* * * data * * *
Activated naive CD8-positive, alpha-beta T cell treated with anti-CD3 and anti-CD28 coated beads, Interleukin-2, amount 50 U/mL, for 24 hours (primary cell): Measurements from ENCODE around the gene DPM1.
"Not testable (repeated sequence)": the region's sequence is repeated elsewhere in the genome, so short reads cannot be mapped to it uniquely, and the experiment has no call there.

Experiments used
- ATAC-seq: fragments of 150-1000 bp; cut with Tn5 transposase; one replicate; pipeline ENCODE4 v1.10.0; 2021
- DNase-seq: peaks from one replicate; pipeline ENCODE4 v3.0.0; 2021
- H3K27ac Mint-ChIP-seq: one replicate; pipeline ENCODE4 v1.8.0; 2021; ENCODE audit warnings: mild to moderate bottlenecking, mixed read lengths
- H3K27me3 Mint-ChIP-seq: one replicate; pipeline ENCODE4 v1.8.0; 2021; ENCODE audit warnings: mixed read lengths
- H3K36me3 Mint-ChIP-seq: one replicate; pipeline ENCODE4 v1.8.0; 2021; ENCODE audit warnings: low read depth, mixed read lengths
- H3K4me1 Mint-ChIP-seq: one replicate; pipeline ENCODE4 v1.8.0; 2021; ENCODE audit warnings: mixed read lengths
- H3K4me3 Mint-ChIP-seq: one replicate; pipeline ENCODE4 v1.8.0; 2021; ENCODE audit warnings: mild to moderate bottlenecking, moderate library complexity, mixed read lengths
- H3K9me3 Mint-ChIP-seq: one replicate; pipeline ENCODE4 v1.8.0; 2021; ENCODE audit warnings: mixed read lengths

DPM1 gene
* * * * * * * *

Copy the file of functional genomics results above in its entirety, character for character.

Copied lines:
Activated naive CD8-positive, alpha-beta T cell treated with anti-CD3 and anti-CD28 coated beads, Interleukin-2, amount 50 U/mL, for 24 hours (primary cell): Measurements from ENCODE around the gene DPM1.
"Not testable (repeated sequence)": the region's sequence is repeated elsewhere in the genome, so short reads cannot be mapped to it uniquely, and the experiment has no call there.

Experiments used
- ATAC-seq: fragments of 150-1000 bp; cut with Tn5 transposase; one replicate; pipeline ENCODE4 v1.10.0; 2021
- DNase-seq: peaks from one replicate; pipeline ENCODE4 v3.0.0; 2021
- H3K27ac Mint-ChIP-seq: one replicate; pipeline ENCODE4 v1.8.0; 2021; ENCODE audit warnings: mild to moderate bottlenecking, mixed read lengths
- H3K27me3 Mint-ChIP-seq: one replicate; pipeline ENCODE4 v1.8.0; 2021; ENCODE audit warnings: mixed read lengths
- H3K36me3 Mint-ChIP-seq: one replicate; pipeline ENCODE4 v1.8.0; 2021; ENCODE audit warnings: low read depth, mixed read lengths
- H3K4me1 Mint-ChIP-seq: one replicate; pipeline ENCODE4 v1.8.0; 2021; ENCODE audit warnings: mixed read lengths
- H3K4me3 Mint-ChIP-seq: one replicate; pipeline ENCODE4 v1.8.0; 2021; ENCODE audit warnings: mild to moderate bottlenecking, moderate library complexity, mixed read lengths
- H3K9me3 Mint-ChIP-seq: one replicate; pipeline ENCODE4 v1.8.0; 2021; ENCODE audit warnings: mixed read lengths

DPM1 gene